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Parents and caregivers often wonder whether exercise and outdoor play may be beneficial for their autistic child. Research shows that they are! The CDC recommends exercise and activity for all children, in addition, research has shown that there is sufficient evidence that physical exertion, motor skills, or mindful movements have positive effects on children with autism (Steinbrenner et al., 2020).

 

The National Clearinghouse on Autism Evidence and Practice Review Team found that exercise and movement are beneficial for autistic children aged 3 to 18.

 

Therapeutic interventions that incorporate exercise, movement, and outdoor play can improve a wide range of skills and areas of functioning, including:

 

  • Communication skills
  • Social skills
  • Cognitive functioning
  • School readiness
  • Academic/pre-academic abilities
  • Adaptive/self-help
  • Interfering behavior reduction
  • Motor skill development (Steinbrenner et al., 2020)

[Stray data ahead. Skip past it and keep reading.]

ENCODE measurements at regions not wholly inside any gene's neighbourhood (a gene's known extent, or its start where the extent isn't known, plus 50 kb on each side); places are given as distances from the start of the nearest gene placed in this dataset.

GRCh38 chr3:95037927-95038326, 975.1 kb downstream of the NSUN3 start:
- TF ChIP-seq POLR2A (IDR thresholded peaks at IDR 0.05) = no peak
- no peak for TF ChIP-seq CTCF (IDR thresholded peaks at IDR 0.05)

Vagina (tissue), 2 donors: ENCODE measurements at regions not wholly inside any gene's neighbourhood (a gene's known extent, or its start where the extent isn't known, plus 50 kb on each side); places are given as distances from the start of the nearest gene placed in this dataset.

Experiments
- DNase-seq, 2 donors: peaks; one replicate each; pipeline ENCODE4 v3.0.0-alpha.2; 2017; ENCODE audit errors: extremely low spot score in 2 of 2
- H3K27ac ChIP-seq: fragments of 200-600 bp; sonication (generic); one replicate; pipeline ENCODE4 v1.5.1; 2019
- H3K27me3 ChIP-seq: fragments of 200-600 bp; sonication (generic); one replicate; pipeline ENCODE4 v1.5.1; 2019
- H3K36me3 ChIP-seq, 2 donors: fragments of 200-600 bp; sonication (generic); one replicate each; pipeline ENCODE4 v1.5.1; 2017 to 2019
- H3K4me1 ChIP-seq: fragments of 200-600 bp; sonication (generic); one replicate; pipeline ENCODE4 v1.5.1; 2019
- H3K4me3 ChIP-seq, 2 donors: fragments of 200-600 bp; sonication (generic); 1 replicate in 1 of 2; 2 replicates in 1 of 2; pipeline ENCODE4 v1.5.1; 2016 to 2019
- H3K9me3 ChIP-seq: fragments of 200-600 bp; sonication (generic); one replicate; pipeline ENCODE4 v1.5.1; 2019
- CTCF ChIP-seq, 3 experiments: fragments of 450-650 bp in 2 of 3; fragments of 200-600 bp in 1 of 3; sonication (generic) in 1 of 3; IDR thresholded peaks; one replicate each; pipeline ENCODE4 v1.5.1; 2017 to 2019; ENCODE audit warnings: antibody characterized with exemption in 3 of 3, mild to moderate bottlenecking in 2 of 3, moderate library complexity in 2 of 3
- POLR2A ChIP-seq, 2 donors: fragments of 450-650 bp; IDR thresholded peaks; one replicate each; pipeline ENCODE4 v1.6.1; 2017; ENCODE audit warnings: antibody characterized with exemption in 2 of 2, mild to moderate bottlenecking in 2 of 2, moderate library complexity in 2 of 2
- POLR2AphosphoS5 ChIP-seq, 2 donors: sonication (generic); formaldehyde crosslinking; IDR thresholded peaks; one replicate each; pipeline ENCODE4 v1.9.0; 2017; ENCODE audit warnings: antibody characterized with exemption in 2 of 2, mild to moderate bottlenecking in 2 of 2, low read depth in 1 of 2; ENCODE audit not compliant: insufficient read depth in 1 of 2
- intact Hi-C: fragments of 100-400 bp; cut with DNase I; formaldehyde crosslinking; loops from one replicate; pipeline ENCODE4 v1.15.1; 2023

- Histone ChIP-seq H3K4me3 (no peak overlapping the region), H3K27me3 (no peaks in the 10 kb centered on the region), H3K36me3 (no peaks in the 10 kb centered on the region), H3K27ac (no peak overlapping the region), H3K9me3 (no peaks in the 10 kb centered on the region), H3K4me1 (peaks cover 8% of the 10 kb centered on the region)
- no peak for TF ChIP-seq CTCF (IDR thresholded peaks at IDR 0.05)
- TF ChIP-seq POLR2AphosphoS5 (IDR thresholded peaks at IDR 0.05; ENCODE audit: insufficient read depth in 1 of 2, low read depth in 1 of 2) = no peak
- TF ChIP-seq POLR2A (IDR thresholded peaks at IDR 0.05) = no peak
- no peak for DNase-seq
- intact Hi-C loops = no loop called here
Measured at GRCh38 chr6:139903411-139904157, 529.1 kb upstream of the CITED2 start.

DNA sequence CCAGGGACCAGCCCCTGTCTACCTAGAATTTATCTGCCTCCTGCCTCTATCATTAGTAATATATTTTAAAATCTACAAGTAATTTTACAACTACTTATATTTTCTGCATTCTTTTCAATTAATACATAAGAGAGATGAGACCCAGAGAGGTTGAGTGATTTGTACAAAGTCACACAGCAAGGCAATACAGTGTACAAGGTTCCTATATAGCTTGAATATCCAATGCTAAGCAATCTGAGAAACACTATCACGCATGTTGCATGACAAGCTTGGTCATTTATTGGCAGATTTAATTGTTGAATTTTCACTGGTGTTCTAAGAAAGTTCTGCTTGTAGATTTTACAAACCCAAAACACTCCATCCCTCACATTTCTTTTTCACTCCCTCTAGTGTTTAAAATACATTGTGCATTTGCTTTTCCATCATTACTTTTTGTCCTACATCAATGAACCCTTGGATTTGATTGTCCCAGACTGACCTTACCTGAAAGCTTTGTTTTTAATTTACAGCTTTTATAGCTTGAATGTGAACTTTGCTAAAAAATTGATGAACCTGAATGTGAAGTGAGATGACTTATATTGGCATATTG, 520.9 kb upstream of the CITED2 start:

Understanding the potential impact that exercise can have on a child is essential. This knowledge can empower parents to advocate for physical activity to be incorporated into their child’s therapies and to structure their child’s day to maximize physical activity.

 

This guide will explore exercise options for children with autism. As always, what works for one child may not work for the next. As such, individualization is key.

 

What is the Best Exercise for Autism?

Every child has individual preferences and abilities. Therefore, the best exercise or movement activity for a child with autism is whichever one they enjoy and can participate in comfortably. The key is to find activities that align with their interests and abilities while providing accommodations to support increased engagement.